“I think rugby players need to do that more. I’m a rugby league player, and I’ve got to do everything I can to be the best rugby league player I can be, but from my personal experience that hasn’t been healthy because I’ve had two nine month spells now when I have not been able to be a rugby league player, when my identity is not there because I’m not physically playing rugby league. People have a perception of the profile of a rugby league player that, well, he’s injured but he’s still getting paid; but that doesn’t wash with me. I need something else where I can express myself or make a difference. I can make a difference on the field, now I’m looking to make a difference off the field and do something with Mantality that is uncharted territory for a rugby league player.”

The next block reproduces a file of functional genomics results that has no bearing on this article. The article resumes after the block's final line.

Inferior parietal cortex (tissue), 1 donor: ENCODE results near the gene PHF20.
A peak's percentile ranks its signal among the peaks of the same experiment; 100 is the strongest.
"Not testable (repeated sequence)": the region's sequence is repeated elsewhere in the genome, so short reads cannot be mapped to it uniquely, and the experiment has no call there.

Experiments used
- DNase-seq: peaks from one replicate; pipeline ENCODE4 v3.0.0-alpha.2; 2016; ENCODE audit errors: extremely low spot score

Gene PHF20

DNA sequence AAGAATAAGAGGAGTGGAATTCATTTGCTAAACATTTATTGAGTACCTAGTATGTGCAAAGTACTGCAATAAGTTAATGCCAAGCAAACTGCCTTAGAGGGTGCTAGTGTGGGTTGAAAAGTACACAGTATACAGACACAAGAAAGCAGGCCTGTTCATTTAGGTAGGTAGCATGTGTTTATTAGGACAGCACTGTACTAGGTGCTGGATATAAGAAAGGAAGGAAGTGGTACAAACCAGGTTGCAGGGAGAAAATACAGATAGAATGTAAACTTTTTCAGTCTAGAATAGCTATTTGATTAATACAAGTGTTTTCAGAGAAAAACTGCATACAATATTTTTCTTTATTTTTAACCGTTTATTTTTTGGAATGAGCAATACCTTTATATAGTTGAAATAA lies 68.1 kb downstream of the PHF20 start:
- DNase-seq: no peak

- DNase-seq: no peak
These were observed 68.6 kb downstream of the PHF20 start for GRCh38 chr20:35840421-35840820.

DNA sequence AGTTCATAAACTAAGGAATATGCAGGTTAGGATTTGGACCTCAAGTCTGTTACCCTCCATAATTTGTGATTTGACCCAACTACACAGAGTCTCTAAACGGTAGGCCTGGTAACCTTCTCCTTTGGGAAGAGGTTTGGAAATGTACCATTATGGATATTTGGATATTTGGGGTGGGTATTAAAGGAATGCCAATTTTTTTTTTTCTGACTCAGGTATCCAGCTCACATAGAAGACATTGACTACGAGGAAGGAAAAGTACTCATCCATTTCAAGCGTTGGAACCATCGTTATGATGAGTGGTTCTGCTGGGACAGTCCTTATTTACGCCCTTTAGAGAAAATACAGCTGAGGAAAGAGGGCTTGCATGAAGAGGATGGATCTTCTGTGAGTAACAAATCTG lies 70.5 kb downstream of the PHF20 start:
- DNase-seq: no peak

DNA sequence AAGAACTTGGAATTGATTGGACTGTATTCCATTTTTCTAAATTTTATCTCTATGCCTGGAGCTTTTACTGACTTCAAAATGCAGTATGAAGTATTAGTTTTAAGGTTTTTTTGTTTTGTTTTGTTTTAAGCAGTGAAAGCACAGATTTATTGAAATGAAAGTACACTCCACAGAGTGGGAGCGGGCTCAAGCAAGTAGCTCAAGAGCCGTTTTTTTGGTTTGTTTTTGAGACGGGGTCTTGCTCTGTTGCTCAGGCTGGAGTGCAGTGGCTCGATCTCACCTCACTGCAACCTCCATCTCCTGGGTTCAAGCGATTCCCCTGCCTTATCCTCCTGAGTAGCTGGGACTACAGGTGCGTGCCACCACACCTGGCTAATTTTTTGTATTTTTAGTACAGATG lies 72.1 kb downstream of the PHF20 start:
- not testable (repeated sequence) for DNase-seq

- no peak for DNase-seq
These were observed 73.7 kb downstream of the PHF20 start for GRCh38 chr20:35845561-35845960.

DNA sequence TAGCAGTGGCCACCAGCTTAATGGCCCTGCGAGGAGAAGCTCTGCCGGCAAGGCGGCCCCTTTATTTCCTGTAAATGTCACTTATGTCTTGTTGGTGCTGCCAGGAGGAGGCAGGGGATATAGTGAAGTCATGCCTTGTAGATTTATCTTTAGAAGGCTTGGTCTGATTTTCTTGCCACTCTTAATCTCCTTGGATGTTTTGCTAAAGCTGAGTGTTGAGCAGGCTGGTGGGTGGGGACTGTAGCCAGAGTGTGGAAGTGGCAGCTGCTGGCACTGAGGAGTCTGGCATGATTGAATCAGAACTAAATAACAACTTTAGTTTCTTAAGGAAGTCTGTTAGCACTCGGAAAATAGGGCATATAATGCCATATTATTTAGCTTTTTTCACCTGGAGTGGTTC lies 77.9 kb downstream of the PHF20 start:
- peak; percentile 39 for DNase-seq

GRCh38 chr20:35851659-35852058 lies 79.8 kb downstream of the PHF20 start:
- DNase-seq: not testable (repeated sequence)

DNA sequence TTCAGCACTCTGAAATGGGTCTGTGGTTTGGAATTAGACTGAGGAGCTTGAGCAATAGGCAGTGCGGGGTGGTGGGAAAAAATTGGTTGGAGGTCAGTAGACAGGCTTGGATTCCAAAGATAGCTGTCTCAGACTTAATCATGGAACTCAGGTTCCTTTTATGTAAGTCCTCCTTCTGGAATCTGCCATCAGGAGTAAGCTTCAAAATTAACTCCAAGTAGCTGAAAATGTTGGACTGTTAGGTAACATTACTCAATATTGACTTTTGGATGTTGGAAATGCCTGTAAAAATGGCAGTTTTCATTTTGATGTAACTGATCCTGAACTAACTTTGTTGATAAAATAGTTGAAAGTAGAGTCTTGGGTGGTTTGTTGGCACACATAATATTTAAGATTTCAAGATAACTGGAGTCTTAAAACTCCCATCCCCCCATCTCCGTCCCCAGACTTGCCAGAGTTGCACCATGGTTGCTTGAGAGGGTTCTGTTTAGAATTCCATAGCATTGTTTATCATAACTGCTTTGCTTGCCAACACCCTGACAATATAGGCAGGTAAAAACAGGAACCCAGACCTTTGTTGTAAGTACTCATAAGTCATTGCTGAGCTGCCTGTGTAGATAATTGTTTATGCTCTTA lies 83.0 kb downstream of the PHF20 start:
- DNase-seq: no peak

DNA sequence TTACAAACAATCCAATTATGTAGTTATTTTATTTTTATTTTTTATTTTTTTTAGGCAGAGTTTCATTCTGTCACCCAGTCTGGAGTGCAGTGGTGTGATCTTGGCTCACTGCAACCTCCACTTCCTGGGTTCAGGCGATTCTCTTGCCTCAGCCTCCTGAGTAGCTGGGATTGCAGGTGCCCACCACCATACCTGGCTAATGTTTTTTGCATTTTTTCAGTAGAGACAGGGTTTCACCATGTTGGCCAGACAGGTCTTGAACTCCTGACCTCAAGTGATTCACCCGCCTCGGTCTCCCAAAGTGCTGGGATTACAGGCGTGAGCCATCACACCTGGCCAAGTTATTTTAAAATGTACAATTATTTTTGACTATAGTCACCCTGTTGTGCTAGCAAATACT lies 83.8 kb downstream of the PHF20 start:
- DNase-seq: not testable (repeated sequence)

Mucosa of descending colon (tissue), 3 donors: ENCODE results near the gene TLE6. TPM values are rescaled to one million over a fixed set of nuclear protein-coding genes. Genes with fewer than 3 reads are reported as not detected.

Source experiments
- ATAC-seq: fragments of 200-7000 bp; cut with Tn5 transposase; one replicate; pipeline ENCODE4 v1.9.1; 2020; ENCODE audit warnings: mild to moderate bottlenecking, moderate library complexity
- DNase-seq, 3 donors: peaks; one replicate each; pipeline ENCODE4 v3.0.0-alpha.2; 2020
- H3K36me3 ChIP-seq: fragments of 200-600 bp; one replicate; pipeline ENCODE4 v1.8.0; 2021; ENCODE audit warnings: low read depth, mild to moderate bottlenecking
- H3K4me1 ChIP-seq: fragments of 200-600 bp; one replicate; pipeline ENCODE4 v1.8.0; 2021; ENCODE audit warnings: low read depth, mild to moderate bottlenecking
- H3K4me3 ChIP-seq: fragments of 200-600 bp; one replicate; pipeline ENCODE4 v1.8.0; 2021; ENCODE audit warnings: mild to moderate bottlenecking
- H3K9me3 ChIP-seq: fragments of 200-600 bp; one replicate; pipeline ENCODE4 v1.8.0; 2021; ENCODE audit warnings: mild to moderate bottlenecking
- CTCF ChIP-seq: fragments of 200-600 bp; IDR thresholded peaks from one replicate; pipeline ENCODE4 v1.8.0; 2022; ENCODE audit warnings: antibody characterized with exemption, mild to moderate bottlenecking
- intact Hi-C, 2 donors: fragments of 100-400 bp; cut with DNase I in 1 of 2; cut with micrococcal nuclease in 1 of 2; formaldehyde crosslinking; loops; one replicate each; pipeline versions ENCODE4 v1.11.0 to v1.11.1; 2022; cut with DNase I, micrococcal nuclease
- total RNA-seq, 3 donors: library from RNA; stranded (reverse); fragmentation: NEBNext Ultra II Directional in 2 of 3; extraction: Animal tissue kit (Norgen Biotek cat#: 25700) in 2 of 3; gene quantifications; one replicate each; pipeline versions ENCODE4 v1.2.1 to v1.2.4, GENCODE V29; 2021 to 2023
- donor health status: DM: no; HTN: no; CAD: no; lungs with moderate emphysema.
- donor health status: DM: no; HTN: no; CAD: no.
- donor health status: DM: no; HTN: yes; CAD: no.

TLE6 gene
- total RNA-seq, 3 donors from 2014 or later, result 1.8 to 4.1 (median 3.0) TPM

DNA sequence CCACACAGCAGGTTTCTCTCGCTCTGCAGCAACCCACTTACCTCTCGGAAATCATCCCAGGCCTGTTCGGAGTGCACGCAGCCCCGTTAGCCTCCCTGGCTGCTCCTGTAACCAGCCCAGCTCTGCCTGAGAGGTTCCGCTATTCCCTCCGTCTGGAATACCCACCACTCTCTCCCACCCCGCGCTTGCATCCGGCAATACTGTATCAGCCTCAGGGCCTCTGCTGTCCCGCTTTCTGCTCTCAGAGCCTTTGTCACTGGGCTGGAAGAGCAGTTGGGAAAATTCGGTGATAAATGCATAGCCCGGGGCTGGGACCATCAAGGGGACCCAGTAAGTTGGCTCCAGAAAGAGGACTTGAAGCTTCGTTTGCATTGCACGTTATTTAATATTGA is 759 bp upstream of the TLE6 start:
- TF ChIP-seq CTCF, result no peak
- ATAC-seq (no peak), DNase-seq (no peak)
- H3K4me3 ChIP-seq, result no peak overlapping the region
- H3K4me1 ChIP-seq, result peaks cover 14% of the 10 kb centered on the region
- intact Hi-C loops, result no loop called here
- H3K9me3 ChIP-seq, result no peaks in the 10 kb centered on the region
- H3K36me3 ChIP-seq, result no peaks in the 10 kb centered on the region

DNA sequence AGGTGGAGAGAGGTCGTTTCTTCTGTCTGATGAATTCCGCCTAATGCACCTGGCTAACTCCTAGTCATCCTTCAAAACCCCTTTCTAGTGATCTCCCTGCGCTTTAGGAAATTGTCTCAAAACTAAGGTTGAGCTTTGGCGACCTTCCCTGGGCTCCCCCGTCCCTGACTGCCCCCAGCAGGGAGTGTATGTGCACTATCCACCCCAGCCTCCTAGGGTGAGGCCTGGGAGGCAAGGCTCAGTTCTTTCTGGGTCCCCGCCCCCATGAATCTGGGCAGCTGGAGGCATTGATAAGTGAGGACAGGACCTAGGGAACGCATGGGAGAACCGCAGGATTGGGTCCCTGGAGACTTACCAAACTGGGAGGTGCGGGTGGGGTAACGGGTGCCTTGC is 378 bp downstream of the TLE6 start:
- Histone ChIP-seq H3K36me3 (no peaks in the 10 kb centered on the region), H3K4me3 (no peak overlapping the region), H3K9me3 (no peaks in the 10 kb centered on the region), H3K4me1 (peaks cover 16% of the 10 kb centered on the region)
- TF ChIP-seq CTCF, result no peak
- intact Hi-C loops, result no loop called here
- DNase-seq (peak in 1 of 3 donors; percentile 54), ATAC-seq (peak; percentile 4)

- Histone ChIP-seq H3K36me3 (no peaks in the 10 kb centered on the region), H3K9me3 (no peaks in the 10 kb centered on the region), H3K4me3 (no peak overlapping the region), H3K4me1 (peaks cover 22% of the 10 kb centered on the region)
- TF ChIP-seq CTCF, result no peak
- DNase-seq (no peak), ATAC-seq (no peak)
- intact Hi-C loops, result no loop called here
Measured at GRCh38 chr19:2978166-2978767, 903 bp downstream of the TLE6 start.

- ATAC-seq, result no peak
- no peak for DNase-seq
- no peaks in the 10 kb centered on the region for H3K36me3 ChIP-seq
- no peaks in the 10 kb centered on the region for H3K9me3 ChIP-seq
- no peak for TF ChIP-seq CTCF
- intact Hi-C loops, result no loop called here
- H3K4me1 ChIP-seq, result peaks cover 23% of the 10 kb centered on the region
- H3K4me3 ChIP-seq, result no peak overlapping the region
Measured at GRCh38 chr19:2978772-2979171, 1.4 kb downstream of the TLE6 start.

It might only be one sentence, but Stevie Ward has bravely crossed several taboo boundaries simply by being a high profile male sportsperson and writing on his website, ‘Two years ago, I had depression.’ But Stevie thinks it’s a sentence and a message that more people are ready to hear, and need to hear.
“I think nowadays we’re going down a route where everyone is concerned about how they appear to other people, what they wear, what gym they choose, even what kind of gym they choose. For me it’s a natural progression for people to be concerned about how they feel.
“I was looking through the feedback after I put my article out, and it was so positive. Other players from Super League and the NRL saying they’re so glad I put it out there, how it resonates with them. And I got one email from a seventeen year old lad that I don’t know, who said he’d seen the article, and that seeing the feedback and support I’d had made him feel like his depression is something he can overcome, and become stronger for doing it.